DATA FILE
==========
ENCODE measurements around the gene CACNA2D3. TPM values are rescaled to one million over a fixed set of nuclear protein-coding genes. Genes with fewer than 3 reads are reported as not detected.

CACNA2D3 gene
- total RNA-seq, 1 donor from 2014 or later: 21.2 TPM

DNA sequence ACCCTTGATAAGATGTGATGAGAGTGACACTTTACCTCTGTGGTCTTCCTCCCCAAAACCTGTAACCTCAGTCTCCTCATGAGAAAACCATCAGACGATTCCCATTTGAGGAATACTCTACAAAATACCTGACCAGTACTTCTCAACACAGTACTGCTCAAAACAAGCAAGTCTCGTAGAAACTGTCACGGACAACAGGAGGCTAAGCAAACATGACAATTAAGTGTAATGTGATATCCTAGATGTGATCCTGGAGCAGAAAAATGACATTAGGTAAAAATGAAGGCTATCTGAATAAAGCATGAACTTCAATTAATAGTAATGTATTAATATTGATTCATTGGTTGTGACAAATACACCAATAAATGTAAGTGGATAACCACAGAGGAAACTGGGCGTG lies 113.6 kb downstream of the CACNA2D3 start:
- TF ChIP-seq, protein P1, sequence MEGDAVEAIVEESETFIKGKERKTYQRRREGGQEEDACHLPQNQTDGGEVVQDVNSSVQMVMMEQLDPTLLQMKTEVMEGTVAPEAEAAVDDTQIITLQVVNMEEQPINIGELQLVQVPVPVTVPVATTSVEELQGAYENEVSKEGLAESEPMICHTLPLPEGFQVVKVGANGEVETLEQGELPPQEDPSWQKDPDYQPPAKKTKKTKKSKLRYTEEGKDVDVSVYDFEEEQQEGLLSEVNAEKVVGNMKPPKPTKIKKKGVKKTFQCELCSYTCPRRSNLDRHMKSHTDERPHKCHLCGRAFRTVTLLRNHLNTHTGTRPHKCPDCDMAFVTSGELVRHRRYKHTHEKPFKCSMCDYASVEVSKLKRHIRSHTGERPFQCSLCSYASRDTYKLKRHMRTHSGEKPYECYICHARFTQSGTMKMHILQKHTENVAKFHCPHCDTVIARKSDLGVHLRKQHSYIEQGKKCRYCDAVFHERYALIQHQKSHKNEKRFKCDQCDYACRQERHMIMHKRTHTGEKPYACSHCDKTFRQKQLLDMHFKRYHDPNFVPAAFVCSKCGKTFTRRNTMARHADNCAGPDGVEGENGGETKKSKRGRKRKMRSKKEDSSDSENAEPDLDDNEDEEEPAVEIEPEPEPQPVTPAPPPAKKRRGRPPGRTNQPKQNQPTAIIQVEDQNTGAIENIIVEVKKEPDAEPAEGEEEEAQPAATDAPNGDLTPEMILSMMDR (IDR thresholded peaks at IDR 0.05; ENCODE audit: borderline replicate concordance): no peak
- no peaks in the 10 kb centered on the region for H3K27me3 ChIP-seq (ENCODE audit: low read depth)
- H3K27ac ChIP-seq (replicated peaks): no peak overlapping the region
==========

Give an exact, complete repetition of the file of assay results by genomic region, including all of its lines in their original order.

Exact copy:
ENCODE measurements around the gene CACNA2D3. TPM values are rescaled to one million over a fixed set of nuclear protein-coding genes. Genes with fewer than 3 reads are reported as not detected.

CACNA2D3 gene
- total RNA-seq, 1 donor from 2014 or later: 21.2 TPM

DNA sequence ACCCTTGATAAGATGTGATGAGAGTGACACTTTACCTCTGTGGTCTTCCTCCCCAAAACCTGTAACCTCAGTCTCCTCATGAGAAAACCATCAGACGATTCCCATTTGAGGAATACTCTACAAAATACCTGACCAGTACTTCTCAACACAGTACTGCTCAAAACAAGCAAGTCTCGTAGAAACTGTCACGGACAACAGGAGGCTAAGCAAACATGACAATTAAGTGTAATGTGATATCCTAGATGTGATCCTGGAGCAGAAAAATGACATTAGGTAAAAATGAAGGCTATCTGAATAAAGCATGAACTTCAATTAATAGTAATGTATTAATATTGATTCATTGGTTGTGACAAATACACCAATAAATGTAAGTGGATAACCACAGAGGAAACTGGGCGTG lies 113.6 kb downstream of the CACNA2D3 start:
- TF ChIP-seq, protein P1, sequence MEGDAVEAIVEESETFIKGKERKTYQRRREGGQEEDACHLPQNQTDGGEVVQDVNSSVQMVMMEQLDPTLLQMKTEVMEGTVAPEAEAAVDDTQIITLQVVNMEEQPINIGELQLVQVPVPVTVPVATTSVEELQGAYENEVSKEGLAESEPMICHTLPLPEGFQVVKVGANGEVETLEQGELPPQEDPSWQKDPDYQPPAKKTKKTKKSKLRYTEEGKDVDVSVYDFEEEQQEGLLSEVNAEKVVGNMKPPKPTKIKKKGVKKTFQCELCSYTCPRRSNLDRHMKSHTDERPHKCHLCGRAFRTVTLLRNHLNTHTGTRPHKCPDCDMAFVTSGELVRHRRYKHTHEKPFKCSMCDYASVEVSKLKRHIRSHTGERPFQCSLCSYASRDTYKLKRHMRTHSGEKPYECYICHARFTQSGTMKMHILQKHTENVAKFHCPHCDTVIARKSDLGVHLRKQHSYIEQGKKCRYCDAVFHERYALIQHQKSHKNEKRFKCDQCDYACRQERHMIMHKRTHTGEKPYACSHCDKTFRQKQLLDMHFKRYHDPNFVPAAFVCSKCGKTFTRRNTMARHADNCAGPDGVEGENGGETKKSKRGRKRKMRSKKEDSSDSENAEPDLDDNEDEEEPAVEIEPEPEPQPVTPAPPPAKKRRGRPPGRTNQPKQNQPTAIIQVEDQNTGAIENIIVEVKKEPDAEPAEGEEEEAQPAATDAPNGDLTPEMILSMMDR (IDR thresholded peaks at IDR 0.05; ENCODE audit: borderline replicate concordance): no peak
- no peaks in the 10 kb centered on the region for H3K27me3 ChIP-seq (ENCODE audit: low read depth)
- H3K27ac ChIP-seq (replicated peaks): no peak overlapping the region